It’s hard to argue with someone who says that the whole universe was created last Thursday. Everything in its place, a stage built and actors entering. Is this the way you picture reality? I hope not – you would be deemed troubled and therapy would be offered. Your friends would hope for a speedy recovery. And yet, if you believed nearly the same thing – a fully intact universe aged 6,000 years – well, you just might get elected to the school board.
I thought about this when I read an awkward piece by a “young-Earth geophysicist” who clearly has a lot of explaining to do. To make all of the Earth’s physics fit into a half dozen millennia takes some clever scientific juggling. As a geophysicist, he was undoubtedly trained in geology and physics, especially things like radioactive decay, heat flow, and magnetism as they relate to the planet. A cornerstone of geophysics is continental mobility – formerly continental drift, now refined as plate tectonics. Few young-Earth geophysicists reject crustal movement because it has been measured with stakes in the ground. It is as hard to deny as a photograph of a hand in a cookie jar.
When we measure the age of rocks by calculating the amount of radioactive decay that has taken place, we prove that we live upon a very old planet. I will not review the definition of half-life nor describe how the various elements and isotopes transform. I discuss this elsewhere on these blog pages. You probably already know a good deal about it, but the key is that about ten different isotopes differently disintegrate into about ten other isotopes over periods varying from millions to billions of years. Because a variety of unrelated decaying materials transform at different paces, we have multiple, corroborating evidence that the world is over four billion years old. It is like having several photographers capturing the cookie jar hand from several angles.
To claim that the corroborating radioactive evidence pretends the Earth is 6,000 years old rather than several billion requires a complete suspension of physical laws. Some young-Earth geophysicists are quite happy to contort the data and tell us that in the recent past, radioactive decay happened very rapidly but it has slowed down in the past few hundred years. Others don’t mess with varying the decay rates, they simply claim that the universe was assembled with partially decayed assemblages of isotopes. In that case, the Earth could have been put together very recently. Last Thursday, in fact.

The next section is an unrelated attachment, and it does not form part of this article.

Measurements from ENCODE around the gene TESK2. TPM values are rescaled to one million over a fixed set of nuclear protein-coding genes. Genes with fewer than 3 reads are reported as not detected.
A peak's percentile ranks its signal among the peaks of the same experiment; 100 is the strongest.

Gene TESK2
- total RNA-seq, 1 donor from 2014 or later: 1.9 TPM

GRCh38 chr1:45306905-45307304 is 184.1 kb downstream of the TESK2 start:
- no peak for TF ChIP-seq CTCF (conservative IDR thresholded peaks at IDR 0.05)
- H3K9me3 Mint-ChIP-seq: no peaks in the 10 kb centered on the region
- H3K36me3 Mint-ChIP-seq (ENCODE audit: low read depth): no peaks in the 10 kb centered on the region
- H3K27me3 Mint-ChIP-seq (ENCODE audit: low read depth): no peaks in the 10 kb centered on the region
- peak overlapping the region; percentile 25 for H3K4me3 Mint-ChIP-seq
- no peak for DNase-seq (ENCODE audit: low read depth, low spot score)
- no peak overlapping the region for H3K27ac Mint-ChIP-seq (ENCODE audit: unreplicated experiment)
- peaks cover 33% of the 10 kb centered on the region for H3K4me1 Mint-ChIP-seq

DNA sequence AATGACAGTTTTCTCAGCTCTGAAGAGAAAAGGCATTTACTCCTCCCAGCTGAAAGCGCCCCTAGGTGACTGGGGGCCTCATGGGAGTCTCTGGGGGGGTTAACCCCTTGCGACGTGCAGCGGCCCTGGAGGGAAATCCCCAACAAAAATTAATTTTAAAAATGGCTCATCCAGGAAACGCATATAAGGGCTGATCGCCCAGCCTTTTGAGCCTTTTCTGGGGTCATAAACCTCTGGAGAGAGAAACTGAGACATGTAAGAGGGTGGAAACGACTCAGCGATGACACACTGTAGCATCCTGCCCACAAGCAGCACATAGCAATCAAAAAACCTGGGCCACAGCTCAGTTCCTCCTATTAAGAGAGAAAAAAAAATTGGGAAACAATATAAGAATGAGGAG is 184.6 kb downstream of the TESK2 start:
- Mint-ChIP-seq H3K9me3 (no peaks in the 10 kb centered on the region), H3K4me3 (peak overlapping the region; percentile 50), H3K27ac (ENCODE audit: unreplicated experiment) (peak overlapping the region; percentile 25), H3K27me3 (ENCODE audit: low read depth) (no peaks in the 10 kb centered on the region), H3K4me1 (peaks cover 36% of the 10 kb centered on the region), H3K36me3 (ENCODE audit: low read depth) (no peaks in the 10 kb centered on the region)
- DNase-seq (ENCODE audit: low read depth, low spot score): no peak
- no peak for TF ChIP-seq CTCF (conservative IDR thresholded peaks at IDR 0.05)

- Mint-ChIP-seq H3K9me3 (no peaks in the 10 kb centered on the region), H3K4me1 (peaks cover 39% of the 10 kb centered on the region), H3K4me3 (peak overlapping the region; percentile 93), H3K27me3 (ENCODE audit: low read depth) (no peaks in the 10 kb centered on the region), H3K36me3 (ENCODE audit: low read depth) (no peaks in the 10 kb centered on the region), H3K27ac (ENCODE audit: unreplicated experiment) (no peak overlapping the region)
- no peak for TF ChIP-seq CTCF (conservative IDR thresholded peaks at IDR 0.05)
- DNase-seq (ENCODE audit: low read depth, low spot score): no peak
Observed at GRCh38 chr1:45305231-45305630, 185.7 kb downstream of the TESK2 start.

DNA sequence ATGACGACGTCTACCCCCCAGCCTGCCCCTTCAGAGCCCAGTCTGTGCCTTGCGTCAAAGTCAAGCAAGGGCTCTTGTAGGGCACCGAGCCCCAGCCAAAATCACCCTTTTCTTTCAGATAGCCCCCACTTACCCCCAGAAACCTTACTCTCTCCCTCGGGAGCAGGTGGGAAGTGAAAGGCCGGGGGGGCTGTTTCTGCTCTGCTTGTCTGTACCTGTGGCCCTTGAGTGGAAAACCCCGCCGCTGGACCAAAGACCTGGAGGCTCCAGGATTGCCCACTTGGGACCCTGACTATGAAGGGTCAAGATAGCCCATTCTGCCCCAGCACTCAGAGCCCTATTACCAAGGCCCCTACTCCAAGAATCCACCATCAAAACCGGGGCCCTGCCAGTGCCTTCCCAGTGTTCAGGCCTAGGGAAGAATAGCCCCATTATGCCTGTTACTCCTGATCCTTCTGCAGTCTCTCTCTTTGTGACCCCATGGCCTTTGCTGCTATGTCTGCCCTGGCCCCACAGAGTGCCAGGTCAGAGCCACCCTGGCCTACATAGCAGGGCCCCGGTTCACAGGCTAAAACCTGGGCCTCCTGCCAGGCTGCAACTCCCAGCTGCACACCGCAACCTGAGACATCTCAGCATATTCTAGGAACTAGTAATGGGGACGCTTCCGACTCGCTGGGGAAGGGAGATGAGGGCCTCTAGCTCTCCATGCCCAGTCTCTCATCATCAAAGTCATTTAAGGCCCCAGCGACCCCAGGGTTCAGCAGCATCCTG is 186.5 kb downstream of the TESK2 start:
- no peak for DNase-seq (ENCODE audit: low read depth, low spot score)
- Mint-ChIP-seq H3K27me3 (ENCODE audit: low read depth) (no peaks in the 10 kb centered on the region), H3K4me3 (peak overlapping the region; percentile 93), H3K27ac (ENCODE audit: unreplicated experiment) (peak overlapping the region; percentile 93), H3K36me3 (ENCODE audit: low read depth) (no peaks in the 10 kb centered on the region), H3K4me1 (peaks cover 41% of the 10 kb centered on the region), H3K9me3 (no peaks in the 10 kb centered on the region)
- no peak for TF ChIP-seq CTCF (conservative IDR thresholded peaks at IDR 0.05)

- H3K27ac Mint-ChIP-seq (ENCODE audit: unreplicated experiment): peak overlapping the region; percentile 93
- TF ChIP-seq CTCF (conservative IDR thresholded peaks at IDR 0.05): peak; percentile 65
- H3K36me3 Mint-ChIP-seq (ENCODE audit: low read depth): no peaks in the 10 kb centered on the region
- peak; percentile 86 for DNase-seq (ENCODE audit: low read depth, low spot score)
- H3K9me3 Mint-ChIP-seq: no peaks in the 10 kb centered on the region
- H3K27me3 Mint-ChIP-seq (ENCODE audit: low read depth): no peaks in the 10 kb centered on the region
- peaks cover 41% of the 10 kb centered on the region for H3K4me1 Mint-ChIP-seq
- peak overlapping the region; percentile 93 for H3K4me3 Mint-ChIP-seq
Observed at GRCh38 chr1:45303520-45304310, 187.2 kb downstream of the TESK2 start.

Another issue that makes the young-Earth geophysicist’s life difficult is the zebra-striped magnetic pattern on the ocean floor. As crust is created at spreading rifts, it cools and retains the orientation of the Earth’s ever-oscillating magnetic field. Because the embedded magnetism is either positive or negative, the variations are often depicted as black and white zebra stripes.
Correlating such things as radioactive decay, heat dissipation, and the age of fossils atop the blocks of parting oceanic crust (fossils near an oceanic rift are young; those farther away are increasingly older), geophysicists have calibrated the age of the magnetic pole reversals. Magnetic orientation switches every million years or so, meaning that the planet’s magnetic field also reverses direction at roughly million year intervals. But for the young-Earth model to work, the zebra-striping has to switch every few decades. Otherwise you can’t squeeze so many reversals into just 6,000 years. If you could, this would mean that many senior geophysicists have first-hand experience with global magnetic reversals. We don’t – trust me, we’d remember.
Consternating even more ruminations among the young-Earth geophysicists is the issue of moving continents. The average rate of crustal motion is about 2 or 3 centimetres (an inch) each year. We know this because we’ve measured it. Even young-Earth geophysicists agree with the evidence of split supercontinents and the Wilson Cycle of ocean basins. To claim that the Atlantic Ocean was built in fewer than 6,000 years, such miscreant geophysicists require Europe and America to pull apart at a rate of about a kilometre a year, requiring phenomenally energetic mantle circulation. The amount of energy required to shift so much lithic material would generate enough heat to boil the oceans and melt the entire surface of the planet. After that, the crustal plates have to suddenly slow to 1/50,000 the speed to match what we observe today. And they would have to cool enough to support life. No wonder they call their idea Catastrophic Plate Tectonics. It is hard to explain how 40-kilometre-thick slabs of continent could zip along, melting the Earth’s surface, then suddenly slow to a near standstill. Actually, it is impossible to explain. However, there is an easy solution – the universe was created last Thursday. It just looks much older.